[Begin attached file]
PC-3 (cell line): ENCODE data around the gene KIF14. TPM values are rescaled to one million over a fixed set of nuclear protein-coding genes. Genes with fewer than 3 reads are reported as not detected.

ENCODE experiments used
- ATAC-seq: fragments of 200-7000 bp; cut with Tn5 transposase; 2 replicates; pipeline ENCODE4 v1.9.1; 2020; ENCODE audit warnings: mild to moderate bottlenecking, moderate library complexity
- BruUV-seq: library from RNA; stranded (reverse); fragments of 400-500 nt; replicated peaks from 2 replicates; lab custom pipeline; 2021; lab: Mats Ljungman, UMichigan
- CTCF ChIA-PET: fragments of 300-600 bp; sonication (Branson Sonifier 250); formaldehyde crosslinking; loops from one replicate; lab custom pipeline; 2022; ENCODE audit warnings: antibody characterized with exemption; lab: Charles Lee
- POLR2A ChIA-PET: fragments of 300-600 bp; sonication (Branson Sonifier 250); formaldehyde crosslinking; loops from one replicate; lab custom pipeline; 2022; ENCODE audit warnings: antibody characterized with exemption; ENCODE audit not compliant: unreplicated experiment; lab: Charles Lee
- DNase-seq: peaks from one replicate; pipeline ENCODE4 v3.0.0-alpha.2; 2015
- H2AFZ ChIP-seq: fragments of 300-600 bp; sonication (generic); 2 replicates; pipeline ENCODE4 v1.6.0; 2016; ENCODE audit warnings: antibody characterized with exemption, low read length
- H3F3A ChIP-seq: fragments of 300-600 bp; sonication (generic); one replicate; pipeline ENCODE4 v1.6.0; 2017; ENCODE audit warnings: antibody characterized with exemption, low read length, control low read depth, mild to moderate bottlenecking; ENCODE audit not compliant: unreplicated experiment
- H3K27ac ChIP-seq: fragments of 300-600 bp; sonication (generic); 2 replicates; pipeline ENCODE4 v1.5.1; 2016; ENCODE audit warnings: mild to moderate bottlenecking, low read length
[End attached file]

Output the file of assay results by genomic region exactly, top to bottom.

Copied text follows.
PC-3 (cell line): ENCODE data around the gene KIF14. TPM values are rescaled to one million over a fixed set of nuclear protein-coding genes. Genes with fewer than 3 reads are reported as not detected.

ENCODE experiments used
- ATAC-seq: fragments of 200-7000 bp; cut with Tn5 transposase; 2 replicates; pipeline ENCODE4 v1.9.1; 2020; ENCODE audit warnings: mild to moderate bottlenecking, moderate library complexity
- BruUV-seq: library from RNA; stranded (reverse); fragments of 400-500 nt; replicated peaks from 2 replicates; lab custom pipeline; 2021; lab: Mats Ljungman, UMichigan
- CTCF ChIA-PET: fragments of 300-600 bp; sonication (Branson Sonifier 250); formaldehyde crosslinking; loops from one replicate; lab custom pipeline; 2022; ENCODE audit warnings: antibody characterized with exemption; lab: Charles Lee
- POLR2A ChIA-PET: fragments of 300-600 bp; sonication (Branson Sonifier 250); formaldehyde crosslinking; loops from one replicate; lab custom pipeline; 2022; ENCODE audit warnings: antibody characterized with exemption; ENCODE audit not compliant: unreplicated experiment; lab: Charles Lee
- DNase-seq: peaks from one replicate; pipeline ENCODE4 v3.0.0-alpha.2; 2015
- H2AFZ ChIP-seq: fragments of 300-600 bp; sonication (generic); 2 replicates; pipeline ENCODE4 v1.6.0; 2016; ENCODE audit warnings: antibody characterized with exemption, low read length
- H3F3A ChIP-seq: fragments of 300-600 bp; sonication (generic); one replicate; pipeline ENCODE4 v1.6.0; 2017; ENCODE audit warnings: antibody characterized with exemption, low read length, control low read depth, mild to moderate bottlenecking; ENCODE audit not compliant: unreplicated experiment
- H3K27ac ChIP-seq: fragments of 300-600 bp; sonication (generic); 2 replicates; pipeline ENCODE4 v1.5.1; 2016; ENCODE audit warnings: mild to moderate bottlenecking, low read length